In the first episode of Fat Guys in the Woods, we made an improvised Bow Saw using a bent sapling. We then used this saw to help build shelters and process wood throughout the week. This post provides a little more detail about this project.
First, about Bow Saws…
I love a good Bow Saw. I actually prefer a Bow Saw over an ax. A good Bow Saw can process an insane amount of wood in a short amount of time. It’s safer to use than an ax, require less practice and takes far less energy. It’s also much lighter. My Bow Saw of choice is the Bahco 36″ model. Here’s a photo below:
I’ll be the first to admit that they are bulky, especially the larger ones. Luckily, the ‘BOW’ part of the Bow Saw can be improvised in the field using a flexible sapling if you just want to carry in the blade portion. Below is how to do it.
Choosing the BOW.
I typically use either small saplings or branches that are about 3/4″ – 1″ in diameter. I cut them about 6″ longer than my Bow Saw blade. That’s typically pinky tip to thumb tip of my open hand with fingers spread. They must be flexible. They must also be GREEN wood. No dead stuff. I’ll often flex them around a large tree to break them in. This really helps.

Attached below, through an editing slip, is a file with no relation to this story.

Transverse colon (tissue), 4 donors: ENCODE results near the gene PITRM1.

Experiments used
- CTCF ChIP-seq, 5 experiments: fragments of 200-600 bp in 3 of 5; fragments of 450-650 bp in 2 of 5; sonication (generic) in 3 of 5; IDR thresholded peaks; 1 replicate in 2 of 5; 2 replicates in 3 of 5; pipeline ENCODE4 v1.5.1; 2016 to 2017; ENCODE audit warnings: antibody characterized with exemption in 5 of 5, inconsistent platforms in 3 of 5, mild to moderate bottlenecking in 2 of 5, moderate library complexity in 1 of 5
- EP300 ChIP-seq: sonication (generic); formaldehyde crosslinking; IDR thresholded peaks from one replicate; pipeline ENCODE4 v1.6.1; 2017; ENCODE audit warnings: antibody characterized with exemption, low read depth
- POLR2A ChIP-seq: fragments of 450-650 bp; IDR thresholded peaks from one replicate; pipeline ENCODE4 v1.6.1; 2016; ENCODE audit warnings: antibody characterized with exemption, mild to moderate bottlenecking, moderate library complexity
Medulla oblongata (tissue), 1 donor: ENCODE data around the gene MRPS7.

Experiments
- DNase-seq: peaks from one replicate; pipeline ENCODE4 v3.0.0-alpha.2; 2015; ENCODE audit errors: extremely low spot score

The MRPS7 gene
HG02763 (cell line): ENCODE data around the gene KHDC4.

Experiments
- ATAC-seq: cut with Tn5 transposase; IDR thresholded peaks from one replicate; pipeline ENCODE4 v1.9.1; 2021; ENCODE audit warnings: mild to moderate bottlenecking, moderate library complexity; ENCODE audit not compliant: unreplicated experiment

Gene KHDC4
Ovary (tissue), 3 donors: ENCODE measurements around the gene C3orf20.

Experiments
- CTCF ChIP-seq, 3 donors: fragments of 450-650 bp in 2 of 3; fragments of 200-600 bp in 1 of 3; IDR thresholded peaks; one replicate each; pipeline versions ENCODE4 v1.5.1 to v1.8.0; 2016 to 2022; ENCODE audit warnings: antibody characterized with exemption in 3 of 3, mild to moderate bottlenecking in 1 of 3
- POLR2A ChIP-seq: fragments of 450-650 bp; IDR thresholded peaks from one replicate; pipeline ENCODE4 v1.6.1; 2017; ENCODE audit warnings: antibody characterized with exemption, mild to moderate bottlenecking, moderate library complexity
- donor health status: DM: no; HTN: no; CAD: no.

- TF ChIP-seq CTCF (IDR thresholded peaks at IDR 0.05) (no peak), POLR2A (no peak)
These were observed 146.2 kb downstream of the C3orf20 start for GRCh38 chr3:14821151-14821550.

Next, split the end of each sapling in half about 3″ down. The splits on each end must be aligned with each other. They can’t be going in opposite directions. This is necessary in order for the saw blade to be straight.
Key Rings/Wooden Peg Blade Attachment Options
Threading key rings onto each end of the Bow Saw blade in advance of your trip makes attaching an improvised sapling handle pretty easy. All bow saw blades that I know of have holes in each end. These holes are perfect attachment points for key rings. Key rings can be purchased in the key making dept. of virtually any hardware store.
Start by inserting the end of the bow saw blade into one of the splits on the end of your sapling. Fold the key ring over and around the sapling like shown below. If your sapling is larger in diameter than the key ring then simple taper down the end with your knife so that it will fit.
If you don’t have key rings, an appropriately sized wooden peg will also work.
Next, carefully bend the sapling and attach the blade in the same way to the other end. Flexing the sapling around a tree really helps to ready the sapling for this step in the build.
I’ll often tie some paracord around the blade and key ring for peace of mind but it isn’t necessary. The entire build typically only takes 5-10 minutes and is a really fun bushcraft project.
Although not as robust as the metal store-bought versions, these improvised bow saws may surprise you. I’ve been using one around Willow Haven for a couple years and it still works like a charm. Besides, there’s nothing quite like the feeling of improvising and making tools in the field.
Remember, it’s not IF but WHEN,